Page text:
Institute of Occupational Health, Haartmaninkatu 1, 00290 Helsinki, Finland, 1984. 55p. Illus. Bibl.

CIS 86-165 Makarov I.A.
Sexual disorders in male workers occupationally exposed to methyl methacrylate and vinyl chloride
Sostojanie seksual'noj sfery u rabočih-mužčin, podvergajuščihsja proizvodstvennomu vozdejstviju metilmetakrilata i vinilhlorida [in Russian]
Questionnaire surveys of 198 workers in the plastics industry and 95 controls were supplemented with hormone assays in the case of 32 plastics workers and 10 controls. Both methyl methacrylate and vinyl chloride inhibit sexual activity. Vinyl chloride seems to act primarily via the central nervous system, while methyl methacrylate acts on the sex organs; both compounds produce toxic hypogonadism. Sexual dysfunction was seen in conjunction with other occupational diseases due to exposure to the monomers. The effects of methyl methacrylate disappear 1-2 years after cessation of exposure without special treatment; workers exposed to vinyl chloride should be treated with a testosterone preparation.
Gigiena truda i professional'nye zabolevanija, June 1984, No.6, p.19-23. 9 ref.

CIS 86-113 Koerselman W., van der Graaf M.
Acrylonitrile: A suspected human carcinogen
Review of the literature on the carcinogenicity of acrylonitrile (an important intermediate in the chemical industry). Main conclusions: acrylonitrile has genotoxic effects in various tests in microorganisms and in mammal cells, chronic exposure to acrylonitrile causes tumours in rats; results of epidemiological studies indicate that acrylonitrile may be a human carcinogen. Acrylonitrile is very probably carcinogenic to humans. Therefore a reduction of acrylonitrile standards to the lowest practicable limit and frequent personnel monitoring are recommended.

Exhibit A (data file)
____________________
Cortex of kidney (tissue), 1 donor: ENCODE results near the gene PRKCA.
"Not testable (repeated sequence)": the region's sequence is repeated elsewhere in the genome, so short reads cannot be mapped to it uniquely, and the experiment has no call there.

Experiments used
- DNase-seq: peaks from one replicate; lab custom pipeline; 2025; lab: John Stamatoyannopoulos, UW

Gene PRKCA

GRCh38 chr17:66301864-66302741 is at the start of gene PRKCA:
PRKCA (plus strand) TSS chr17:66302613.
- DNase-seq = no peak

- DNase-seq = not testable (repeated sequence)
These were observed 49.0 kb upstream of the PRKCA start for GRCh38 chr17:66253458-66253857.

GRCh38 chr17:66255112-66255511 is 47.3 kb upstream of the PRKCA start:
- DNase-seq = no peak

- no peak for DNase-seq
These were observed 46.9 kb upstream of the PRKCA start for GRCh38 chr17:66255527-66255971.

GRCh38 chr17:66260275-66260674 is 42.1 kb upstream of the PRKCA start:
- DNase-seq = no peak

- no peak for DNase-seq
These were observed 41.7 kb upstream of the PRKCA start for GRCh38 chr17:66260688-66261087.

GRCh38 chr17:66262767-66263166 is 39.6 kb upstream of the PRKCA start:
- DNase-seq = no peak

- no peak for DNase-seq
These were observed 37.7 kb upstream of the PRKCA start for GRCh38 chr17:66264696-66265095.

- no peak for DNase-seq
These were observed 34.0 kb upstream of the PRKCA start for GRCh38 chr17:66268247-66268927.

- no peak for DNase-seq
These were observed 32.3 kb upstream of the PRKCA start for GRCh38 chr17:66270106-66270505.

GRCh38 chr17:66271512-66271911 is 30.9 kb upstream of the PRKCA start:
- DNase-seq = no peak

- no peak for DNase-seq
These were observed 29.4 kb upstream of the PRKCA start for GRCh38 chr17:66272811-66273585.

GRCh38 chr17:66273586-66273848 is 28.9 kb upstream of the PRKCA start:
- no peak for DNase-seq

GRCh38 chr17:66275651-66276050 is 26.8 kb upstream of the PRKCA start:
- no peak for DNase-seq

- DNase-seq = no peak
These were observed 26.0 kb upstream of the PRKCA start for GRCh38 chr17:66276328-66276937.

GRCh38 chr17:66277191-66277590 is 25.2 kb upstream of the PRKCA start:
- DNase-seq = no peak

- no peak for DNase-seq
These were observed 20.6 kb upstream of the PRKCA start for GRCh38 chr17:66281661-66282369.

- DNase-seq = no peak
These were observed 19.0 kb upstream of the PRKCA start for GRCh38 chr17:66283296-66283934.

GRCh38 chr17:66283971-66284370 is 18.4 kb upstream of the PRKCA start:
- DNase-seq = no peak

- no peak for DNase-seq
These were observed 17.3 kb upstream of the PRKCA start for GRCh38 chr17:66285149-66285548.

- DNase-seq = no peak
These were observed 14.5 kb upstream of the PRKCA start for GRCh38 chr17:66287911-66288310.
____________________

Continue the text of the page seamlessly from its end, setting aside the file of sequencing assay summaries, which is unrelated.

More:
International Archives of Occupational and Environmental Health, 1984, Vol.54, No.4, p.317-324. 41 ref.

CIS 86-139 Laurent C., Frederic J., Léonard A.Y.
Sister chromatid exchange frequency in workers exposed to high levels of ethylene oxide in a hospital sterilization service
Blood samples were taken from a group of 25 subjects exposed to high levels of ethylene oxide (EO); the quantity of EO inhaled during the past 2 years was evaluated to fall between 500 and 5800mg. Compared to a control group, the exposed group demonstrated a significant increase in the sister chromatid exchange (SCE); the rise was 100% in certain individuals. Senior workers had the highest SCE mean levels. This observation shows that the effect of exposure to EO was sufficient to produce a genetic reaction, was cumulative and in some cases persistent.
International Archives of Occupational and Environmental Health, 1984, Vol.54, No.1, p.33-43. 40 ref.

CIS 85-1930 Belova I.Ju., Rafikov H.S., Husnutdinova Ė.K., Vasanova N.I., Ivaško G.A., Škuratov I.I.
Quantitative features of the activity of lactate dehydrogenase isoenzymes in the blood serum of workers engaged in the production of chlorinated organic pesticides
Količestvennoe projavlenie aktivnosti izofermentov laktatdegidrogenazy v syvorotke krovi rabočyh, zanjatyh na proizvodstve hlororganičeskih pesticidov [in Russian]
Lactate dehydrogenase (LDH) is an enzyme made up of 4 protein chains. There are 2 genes (A and B) for these proteins. An LDH molecule can consist of 4 A-gene products, 3 A-gene products and a B-gene product, 2 of each, etc. There is a spectrum of these isoenzymes typical of healthy humans. When the LDH of workers in a chlorinated organic herbicide plant was examined, altered isoenzyme spectra were observed, even in workers with less than 5 years at the plant. The alterations imply that environmental factors at the plant activate gene B and inhibit gene A.